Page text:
May 03, 2018
1 min read

Low subcutaneous adiposity linked to mortality risk in women with cirrhosis

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A lower subcutaneous adipose tissue index correlated with higher mortality in women with cirrhosis, while lower skeletal muscle predicted mortality in men with cirrhosis, according to a recently published study.

“Besides body composition, sex differences exist regarding other clinical features of liver disease,” Maryam Ebadi, PhD, from the University of Alberta Hospital, Canada, and colleagues wrote. “The findings of our study emphasize the importance of differentiating between muscle, subcutaneous and visceral adipose tissue using cross sectional imaging in patients with liver cirrhosis.”

To evaluate the prognostic significance of the skeletal muscle index (SMI), the visceral adipose tissue index (VATI) and subcutaneous adipose tissue index (SATI) in patients with cirrhosis, Ebadi and colleagues reviewed the scans of 677 patients assessed for liver transplantation, 67% of whom were men.

Compared with the women in the study, the men had higher SMI (53 vs. 45 cm2/m2; P < .001) and VATI (39 vs. 31; cm2/m2; P < .001), lower SATI (48 vs. 67 c2/m2; P < .001), and were more likely to have sarcopenia (42% vs. 24%; P < .001).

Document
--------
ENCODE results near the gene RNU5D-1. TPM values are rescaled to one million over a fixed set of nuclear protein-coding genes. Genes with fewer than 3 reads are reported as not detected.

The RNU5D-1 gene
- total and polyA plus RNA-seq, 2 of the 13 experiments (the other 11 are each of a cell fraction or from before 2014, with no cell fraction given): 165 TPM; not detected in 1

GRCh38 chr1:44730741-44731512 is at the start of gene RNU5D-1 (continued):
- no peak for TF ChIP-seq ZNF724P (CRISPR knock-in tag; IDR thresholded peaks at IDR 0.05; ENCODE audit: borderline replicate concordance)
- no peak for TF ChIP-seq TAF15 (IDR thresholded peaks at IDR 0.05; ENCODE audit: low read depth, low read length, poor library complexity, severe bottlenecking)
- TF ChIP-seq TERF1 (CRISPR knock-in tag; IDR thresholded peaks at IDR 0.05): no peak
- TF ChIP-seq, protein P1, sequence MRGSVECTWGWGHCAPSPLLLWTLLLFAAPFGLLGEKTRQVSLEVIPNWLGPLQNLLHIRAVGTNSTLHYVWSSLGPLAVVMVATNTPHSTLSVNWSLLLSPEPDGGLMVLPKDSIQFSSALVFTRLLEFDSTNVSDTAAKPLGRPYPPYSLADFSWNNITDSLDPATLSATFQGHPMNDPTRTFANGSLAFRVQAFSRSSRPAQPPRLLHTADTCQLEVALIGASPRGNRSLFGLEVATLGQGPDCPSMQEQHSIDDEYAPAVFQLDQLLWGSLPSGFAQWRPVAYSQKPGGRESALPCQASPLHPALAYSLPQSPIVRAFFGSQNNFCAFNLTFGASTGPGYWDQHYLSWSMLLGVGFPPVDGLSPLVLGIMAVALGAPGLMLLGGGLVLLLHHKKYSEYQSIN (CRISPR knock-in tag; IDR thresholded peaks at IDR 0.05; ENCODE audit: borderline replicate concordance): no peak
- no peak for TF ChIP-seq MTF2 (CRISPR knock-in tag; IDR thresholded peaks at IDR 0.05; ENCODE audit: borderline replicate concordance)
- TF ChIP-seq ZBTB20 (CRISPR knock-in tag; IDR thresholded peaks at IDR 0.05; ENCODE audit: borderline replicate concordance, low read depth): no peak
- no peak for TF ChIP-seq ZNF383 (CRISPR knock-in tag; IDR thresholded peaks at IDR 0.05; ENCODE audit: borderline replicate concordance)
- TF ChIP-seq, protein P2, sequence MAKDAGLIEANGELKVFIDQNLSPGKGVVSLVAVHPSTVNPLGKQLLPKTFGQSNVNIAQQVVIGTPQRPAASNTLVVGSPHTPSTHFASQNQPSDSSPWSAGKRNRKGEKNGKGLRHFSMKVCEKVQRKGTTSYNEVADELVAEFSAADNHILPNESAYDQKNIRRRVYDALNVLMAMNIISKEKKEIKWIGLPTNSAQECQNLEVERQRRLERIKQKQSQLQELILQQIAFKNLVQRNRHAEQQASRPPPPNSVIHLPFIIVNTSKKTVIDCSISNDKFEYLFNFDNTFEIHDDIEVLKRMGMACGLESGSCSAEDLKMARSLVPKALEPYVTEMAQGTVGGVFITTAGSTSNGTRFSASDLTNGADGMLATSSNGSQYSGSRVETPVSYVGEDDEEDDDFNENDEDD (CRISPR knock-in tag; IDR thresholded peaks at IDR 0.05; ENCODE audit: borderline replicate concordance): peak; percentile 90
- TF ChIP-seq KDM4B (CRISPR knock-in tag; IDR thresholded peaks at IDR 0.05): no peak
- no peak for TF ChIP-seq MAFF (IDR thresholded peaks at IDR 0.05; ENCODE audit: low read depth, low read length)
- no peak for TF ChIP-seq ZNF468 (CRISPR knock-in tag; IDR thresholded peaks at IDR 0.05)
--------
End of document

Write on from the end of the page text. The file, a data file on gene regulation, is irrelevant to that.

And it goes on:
Low SATI in women — less than 60 c2m2 — correlated independently with mortality (AUC = 0.64; 95% CI, 0.56-0.71). Women with a low SATI had a significantly higher mortality risk (HR = 2.06; 95% CI, 1.08-3.91) and survival rates of 71% at 6 months, 64% at 1 year, 52% at 2 years, and 36% at 5 years compared with 84%, 78%, 70% and 61% in patients with high SATI

In men, SMI correlated independently with mortality risk (HR = 0.98; 95% CI, 0.96-1), whereas the researchers observed no correlation between mortality risk in men and either VATI or SATI values.

“Subcutaneous adipose tissue plays an important role in energy storage; low SATI may reflect the severe energy exhaustion caused by cirrhosis, leading to the poor clinical outcomes,” the researchers wrote. “Our results support the need for further studies to investigate potential interactions between muscle and subcutaneous adipose indices on mortality.” – by Talitha Bennett

Disclosure: The authors report no relevant financial disclosures.